Power control in dc circuits is obtained by varying the duration of on-time and off-time of the device and such a mode of operation is called on-off control or chopper control. Another important application of SCRs is in inverters, used for converting dc into ac. The input frequency is related to the triggering frequency of SCRs in the inverters. Thus, variable frequency supply can be easily obtained and used for speed control of ac motors, induction heating, electrolytic cleaning, fluorescent lighting and several other applications. Because of the large power-handling capacity of the SCRs, the SCR controlled inverter has more or less replaced motor-generator sets and magnetic frequency multipliers for generating high frequency at large power ratings.
Operation of Power Control in SCR
A commonly used circuit for controlling power in load RL using two SCRs is shown in figure. Potentiometer R controls the angle of conduction of the two SCRs. The greater the resistance of the pot, lesser will be the voltage across capacitors C1 and C2 and hence smaller will be the time duration of conduction of SCR1 and SCR2 during a cycle.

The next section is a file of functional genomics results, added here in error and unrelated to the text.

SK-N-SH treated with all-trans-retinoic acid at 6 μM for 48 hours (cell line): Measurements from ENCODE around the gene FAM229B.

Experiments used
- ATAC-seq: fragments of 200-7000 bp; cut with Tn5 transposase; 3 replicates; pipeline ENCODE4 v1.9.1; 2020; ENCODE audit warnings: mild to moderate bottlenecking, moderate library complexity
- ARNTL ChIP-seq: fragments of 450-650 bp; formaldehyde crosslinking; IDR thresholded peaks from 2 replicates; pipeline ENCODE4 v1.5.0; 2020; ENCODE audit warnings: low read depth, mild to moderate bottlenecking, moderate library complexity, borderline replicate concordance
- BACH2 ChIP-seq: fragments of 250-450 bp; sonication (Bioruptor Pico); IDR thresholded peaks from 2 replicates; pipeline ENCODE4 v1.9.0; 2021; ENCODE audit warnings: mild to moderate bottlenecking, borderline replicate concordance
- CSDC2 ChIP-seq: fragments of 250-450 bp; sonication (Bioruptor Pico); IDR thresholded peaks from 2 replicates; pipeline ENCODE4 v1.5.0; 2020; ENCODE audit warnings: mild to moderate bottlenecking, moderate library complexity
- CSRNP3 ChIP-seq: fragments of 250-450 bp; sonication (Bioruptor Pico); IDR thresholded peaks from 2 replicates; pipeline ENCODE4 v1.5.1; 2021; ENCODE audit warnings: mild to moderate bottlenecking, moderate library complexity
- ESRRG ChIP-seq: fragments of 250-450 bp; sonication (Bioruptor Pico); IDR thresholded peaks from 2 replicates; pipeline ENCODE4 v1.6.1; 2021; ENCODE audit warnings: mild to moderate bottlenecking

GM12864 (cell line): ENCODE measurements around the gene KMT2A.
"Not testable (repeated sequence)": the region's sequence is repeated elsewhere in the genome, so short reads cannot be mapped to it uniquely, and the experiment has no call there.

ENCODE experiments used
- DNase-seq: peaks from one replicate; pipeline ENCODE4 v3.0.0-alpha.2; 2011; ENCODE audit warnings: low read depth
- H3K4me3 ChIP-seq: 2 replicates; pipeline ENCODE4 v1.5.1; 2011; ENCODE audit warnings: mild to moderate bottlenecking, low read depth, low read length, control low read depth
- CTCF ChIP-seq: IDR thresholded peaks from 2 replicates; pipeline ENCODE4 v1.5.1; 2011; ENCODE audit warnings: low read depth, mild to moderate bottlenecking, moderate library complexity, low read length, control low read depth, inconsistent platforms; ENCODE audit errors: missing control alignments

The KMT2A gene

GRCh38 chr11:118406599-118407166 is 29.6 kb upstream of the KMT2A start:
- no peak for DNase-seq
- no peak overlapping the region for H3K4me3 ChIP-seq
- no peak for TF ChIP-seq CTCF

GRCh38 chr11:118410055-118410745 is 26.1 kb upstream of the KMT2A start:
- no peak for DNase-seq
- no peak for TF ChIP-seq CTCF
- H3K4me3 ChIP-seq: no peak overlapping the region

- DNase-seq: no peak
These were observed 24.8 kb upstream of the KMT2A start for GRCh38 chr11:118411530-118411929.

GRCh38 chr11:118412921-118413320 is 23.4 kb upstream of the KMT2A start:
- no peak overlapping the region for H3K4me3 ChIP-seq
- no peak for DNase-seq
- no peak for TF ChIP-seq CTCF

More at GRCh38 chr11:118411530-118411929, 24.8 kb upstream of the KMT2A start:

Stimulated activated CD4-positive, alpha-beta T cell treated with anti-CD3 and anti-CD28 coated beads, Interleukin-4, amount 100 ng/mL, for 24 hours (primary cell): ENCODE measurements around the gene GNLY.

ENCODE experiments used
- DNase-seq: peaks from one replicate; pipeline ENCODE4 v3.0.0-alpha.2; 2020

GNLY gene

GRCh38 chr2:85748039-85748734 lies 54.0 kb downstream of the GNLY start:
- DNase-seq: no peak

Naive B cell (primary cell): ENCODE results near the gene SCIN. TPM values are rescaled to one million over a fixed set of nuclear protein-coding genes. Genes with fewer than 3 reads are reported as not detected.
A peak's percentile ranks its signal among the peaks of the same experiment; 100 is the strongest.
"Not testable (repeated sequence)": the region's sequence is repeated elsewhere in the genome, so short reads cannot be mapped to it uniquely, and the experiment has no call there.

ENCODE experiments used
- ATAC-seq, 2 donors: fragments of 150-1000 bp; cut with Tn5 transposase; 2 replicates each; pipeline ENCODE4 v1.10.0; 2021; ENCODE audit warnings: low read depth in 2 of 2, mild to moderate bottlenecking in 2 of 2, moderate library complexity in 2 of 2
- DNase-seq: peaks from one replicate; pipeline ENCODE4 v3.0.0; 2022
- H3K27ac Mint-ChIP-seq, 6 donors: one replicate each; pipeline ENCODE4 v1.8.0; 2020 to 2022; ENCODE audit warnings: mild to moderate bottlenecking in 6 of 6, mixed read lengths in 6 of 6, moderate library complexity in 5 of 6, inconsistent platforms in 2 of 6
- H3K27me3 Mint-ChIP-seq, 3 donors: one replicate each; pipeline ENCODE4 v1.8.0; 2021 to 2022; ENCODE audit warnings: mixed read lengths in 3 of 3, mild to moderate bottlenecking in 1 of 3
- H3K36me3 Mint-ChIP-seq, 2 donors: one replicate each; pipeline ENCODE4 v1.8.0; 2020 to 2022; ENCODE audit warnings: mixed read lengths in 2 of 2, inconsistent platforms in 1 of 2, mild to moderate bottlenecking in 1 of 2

During positive half cycle capacitor C2 gets charged through diode D1, pot R, and diode D4. When the capacitor gets fully charged, (charge on the capacitor depending upon the value of R) it discharges through Zener diode Z. This gives a pulse to the primary and thereby secondary of the transformer T2. Thus SCR2, which is forward biased, is turned on and conducts through load RL. During negative half cycle similar action takes place due to charging of capacitor C1 and SCR1 is triggered. Thus power to a load is controlled by using SCRs.
Thyristor, being bistable device is widely used for switching of power signals owing to their long life, high operation speed and freedom from other defects associated with mechanical and electro-mechanical switches.
Figure shows a circuit in which two SCRs are used for making and breaking an ac circuit. The input voltage is alternating and the trigger pulses are applied to the gates of SCRs through the control switch S. Resistance R is provided in the gate circuit to limit the gate current while resistors R1 and R2 are to protect the diodes D1 and D2 respectively.